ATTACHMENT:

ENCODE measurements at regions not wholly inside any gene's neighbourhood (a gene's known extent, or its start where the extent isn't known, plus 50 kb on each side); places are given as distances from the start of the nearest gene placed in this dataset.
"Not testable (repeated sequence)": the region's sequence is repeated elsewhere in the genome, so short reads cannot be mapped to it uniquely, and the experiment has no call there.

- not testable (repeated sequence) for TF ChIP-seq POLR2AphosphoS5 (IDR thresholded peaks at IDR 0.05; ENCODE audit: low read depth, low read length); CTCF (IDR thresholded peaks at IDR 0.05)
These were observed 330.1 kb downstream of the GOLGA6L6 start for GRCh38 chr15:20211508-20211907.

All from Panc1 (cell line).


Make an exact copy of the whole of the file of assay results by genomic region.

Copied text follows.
ENCODE measurements at regions not wholly inside any gene's neighbourhood (a gene's known extent, or its start where the extent isn't known, plus 50 kb on each side); places are given as distances from the start of the nearest gene placed in this dataset.
"Not testable (repeated sequence)": the region's sequence is repeated elsewhere in the genome, so short reads cannot be mapped to it uniquely, and the experiment has no call there.

- not testable (repeated sequence) for TF ChIP-seq POLR2AphosphoS5 (IDR thresholded peaks at IDR 0.05; ENCODE audit: low read depth, low read length); CTCF (IDR thresholded peaks at IDR 0.05)
These were observed 330.1 kb downstream of the GOLGA6L6 start for GRCh38 chr15:20211508-20211907.

All from Panc1 (cell line).